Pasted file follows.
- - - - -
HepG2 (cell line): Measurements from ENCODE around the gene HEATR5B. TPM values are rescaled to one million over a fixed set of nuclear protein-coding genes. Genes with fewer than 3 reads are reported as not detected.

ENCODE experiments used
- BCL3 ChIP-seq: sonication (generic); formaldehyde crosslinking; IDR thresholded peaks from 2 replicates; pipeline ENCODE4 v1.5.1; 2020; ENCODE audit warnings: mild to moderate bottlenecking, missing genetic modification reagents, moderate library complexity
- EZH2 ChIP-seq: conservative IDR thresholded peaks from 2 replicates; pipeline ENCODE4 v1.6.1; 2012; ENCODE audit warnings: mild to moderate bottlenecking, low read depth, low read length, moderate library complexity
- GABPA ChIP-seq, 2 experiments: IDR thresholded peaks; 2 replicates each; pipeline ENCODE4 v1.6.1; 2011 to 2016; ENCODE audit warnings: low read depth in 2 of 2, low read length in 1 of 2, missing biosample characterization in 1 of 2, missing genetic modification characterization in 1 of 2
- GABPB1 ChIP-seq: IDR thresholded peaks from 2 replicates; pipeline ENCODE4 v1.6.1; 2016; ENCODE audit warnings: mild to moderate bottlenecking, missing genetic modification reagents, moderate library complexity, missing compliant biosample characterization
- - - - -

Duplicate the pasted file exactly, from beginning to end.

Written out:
HepG2 (cell line): Measurements from ENCODE around the gene HEATR5B. TPM values are rescaled to one million over a fixed set of nuclear protein-coding genes. Genes with fewer than 3 reads are reported as not detected.

ENCODE experiments used
- BCL3 ChIP-seq: sonication (generic); formaldehyde crosslinking; IDR thresholded peaks from 2 replicates; pipeline ENCODE4 v1.5.1; 2020; ENCODE audit warnings: mild to moderate bottlenecking, missing genetic modification reagents, moderate library complexity
- EZH2 ChIP-seq: conservative IDR thresholded peaks from 2 replicates; pipeline ENCODE4 v1.6.1; 2012; ENCODE audit warnings: mild to moderate bottlenecking, low read depth, low read length, moderate library complexity
- GABPA ChIP-seq, 2 experiments: IDR thresholded peaks; 2 replicates each; pipeline ENCODE4 v1.6.1; 2011 to 2016; ENCODE audit warnings: low read depth in 2 of 2, low read length in 1 of 2, missing biosample characterization in 1 of 2, missing genetic modification characterization in 1 of 2
- GABPB1 ChIP-seq: IDR thresholded peaks from 2 replicates; pipeline ENCODE4 v1.6.1; 2016; ENCODE audit warnings: mild to moderate bottlenecking, missing genetic modification reagents, moderate library complexity, missing compliant biosample characterization